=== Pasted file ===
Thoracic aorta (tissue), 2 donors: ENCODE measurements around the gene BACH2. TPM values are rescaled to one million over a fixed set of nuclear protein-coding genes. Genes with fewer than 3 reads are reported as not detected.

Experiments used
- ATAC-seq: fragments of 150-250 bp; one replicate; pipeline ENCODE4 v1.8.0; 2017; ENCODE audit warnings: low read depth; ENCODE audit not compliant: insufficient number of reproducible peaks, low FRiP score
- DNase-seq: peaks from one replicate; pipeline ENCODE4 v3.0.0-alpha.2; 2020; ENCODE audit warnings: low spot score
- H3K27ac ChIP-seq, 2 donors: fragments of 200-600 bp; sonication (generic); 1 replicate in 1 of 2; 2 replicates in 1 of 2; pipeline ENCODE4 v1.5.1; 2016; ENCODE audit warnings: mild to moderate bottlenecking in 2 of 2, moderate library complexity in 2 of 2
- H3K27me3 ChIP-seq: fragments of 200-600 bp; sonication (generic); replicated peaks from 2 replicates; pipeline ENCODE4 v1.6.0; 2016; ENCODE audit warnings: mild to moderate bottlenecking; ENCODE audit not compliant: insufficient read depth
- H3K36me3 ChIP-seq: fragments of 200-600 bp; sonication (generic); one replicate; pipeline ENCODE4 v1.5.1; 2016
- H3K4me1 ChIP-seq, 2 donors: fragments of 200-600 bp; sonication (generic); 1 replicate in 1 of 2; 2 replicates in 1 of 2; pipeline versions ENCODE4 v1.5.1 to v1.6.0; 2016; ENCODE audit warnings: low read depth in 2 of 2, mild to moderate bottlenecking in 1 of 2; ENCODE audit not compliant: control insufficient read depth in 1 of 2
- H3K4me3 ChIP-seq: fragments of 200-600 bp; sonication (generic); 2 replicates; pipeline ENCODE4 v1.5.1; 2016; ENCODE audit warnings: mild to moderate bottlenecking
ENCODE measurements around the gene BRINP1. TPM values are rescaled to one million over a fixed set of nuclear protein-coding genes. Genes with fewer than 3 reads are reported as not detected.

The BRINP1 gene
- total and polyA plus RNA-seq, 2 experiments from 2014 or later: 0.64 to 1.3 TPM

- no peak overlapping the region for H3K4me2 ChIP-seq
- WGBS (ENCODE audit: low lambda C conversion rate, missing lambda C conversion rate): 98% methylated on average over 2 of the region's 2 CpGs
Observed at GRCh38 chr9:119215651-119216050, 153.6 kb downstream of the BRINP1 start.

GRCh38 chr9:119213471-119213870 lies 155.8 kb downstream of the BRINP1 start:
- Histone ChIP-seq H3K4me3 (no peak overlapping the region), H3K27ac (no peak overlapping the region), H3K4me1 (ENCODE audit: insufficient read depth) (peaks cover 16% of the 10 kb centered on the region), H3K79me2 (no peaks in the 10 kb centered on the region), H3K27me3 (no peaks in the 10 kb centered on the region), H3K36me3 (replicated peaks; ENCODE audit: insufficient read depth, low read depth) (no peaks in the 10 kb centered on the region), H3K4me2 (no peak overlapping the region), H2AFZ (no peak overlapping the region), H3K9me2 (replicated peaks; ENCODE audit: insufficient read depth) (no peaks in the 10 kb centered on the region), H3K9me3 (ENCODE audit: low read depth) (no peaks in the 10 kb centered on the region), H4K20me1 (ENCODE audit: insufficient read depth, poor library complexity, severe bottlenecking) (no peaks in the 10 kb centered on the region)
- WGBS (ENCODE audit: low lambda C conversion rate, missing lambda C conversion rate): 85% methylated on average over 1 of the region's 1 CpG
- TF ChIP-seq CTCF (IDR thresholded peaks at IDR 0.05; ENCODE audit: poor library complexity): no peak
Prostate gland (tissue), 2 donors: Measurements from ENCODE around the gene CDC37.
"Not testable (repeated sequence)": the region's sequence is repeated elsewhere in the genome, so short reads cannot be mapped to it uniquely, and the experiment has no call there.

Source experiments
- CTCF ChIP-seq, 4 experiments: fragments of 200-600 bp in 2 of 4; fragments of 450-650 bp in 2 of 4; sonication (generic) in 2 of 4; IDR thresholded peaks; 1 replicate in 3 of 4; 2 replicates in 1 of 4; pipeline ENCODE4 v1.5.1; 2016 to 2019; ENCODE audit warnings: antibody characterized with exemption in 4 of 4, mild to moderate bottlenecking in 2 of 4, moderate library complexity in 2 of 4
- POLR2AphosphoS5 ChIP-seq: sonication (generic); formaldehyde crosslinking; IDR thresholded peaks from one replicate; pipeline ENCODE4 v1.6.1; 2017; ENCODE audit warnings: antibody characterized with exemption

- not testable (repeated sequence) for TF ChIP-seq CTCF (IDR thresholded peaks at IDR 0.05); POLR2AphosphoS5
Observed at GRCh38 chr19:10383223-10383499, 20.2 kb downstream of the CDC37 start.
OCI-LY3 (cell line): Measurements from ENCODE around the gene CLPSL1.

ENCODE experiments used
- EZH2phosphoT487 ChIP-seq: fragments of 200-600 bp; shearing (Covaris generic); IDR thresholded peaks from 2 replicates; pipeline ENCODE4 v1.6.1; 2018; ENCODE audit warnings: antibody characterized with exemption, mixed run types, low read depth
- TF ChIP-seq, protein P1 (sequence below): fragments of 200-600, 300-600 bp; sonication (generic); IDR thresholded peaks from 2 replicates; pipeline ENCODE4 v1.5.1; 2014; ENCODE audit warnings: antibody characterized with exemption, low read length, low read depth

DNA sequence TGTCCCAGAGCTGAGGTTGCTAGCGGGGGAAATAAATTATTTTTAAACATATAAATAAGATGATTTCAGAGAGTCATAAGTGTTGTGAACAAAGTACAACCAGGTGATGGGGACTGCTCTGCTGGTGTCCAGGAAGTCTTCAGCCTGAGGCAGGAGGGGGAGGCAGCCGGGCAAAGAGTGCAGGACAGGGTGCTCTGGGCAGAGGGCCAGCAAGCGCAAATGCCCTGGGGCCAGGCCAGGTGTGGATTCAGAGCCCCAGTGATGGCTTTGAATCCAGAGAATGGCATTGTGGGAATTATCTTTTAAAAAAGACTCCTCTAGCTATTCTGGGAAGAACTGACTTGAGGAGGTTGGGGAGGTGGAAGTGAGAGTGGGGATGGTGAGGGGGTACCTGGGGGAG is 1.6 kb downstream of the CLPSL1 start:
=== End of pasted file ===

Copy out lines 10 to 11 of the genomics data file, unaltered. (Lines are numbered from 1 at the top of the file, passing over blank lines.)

ENCODE measurements around the gene BRINP1. TPM values are rescaled to one million over a fixed set of nuclear protein-coding genes. Genes with fewer than 3 reads are reported as not detected.

The BRINP1 gene